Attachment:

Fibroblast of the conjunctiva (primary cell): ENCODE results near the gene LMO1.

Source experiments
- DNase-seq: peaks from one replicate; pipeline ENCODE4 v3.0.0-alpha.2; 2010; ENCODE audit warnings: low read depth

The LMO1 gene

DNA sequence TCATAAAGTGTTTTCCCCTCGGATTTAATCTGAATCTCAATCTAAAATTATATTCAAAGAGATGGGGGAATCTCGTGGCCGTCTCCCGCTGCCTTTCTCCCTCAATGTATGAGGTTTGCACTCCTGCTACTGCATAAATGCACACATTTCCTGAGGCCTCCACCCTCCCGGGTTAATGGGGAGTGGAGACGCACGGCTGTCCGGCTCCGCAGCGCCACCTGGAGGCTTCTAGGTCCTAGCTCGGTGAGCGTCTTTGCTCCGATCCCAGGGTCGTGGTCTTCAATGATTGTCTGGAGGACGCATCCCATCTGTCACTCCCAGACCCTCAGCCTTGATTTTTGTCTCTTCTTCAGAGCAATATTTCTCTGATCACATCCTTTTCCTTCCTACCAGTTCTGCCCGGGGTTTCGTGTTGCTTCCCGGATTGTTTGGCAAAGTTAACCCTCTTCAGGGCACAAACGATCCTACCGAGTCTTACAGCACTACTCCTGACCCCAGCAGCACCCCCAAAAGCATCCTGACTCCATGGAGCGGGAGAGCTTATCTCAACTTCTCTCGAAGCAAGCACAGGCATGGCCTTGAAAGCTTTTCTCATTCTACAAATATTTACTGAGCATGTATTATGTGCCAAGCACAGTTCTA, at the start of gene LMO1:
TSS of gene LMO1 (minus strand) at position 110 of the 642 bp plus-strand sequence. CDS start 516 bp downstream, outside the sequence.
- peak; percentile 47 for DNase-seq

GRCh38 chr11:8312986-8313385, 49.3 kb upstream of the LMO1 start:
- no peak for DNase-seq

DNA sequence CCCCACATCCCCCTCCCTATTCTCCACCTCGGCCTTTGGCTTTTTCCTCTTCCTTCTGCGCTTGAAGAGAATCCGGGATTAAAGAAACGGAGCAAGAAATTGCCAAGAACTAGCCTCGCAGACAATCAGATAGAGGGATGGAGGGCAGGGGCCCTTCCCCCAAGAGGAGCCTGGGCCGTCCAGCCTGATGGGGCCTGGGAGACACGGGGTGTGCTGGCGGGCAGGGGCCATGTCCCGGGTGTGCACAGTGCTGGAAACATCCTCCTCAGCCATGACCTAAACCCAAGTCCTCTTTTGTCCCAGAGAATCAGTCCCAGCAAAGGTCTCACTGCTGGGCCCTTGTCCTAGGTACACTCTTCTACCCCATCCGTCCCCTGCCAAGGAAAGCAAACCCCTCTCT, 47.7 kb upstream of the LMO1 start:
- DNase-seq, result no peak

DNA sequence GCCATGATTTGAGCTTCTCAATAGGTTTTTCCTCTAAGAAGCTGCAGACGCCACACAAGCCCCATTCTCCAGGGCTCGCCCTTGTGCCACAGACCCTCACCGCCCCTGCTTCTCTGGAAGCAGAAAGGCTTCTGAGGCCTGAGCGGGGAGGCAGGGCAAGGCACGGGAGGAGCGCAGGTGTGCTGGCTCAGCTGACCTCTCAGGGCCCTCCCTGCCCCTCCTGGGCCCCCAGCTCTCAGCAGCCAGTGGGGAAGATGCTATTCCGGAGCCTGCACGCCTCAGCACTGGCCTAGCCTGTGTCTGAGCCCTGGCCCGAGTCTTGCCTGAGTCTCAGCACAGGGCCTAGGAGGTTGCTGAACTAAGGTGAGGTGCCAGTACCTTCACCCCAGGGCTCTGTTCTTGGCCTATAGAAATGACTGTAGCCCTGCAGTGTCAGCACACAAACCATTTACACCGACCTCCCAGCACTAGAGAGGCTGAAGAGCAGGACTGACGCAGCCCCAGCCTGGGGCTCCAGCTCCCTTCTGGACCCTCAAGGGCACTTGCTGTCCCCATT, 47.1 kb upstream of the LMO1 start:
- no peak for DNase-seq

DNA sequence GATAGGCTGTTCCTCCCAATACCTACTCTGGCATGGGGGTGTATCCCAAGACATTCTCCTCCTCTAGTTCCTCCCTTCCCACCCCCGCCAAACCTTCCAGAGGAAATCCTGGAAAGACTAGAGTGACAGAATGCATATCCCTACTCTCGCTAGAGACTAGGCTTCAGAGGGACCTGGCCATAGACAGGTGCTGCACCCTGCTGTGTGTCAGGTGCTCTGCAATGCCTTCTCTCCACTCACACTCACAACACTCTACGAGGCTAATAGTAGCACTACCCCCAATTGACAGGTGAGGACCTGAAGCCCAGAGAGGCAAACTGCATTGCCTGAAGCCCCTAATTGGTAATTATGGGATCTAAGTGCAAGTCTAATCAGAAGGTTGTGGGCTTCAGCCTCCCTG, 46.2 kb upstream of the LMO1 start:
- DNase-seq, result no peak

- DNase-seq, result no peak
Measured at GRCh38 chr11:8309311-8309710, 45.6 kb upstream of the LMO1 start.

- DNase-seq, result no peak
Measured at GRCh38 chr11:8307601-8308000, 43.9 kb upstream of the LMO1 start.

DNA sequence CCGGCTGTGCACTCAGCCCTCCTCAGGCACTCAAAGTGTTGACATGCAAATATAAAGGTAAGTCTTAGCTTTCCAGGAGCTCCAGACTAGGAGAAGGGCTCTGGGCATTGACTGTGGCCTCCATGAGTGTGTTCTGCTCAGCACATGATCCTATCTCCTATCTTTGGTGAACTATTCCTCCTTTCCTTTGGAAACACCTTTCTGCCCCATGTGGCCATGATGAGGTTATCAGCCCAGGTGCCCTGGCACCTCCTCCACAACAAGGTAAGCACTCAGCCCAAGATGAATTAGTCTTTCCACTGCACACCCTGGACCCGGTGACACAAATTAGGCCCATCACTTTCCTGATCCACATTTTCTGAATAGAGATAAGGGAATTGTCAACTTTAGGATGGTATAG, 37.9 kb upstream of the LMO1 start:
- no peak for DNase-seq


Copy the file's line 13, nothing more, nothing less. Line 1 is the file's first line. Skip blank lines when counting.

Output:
- no peak for DNase-seq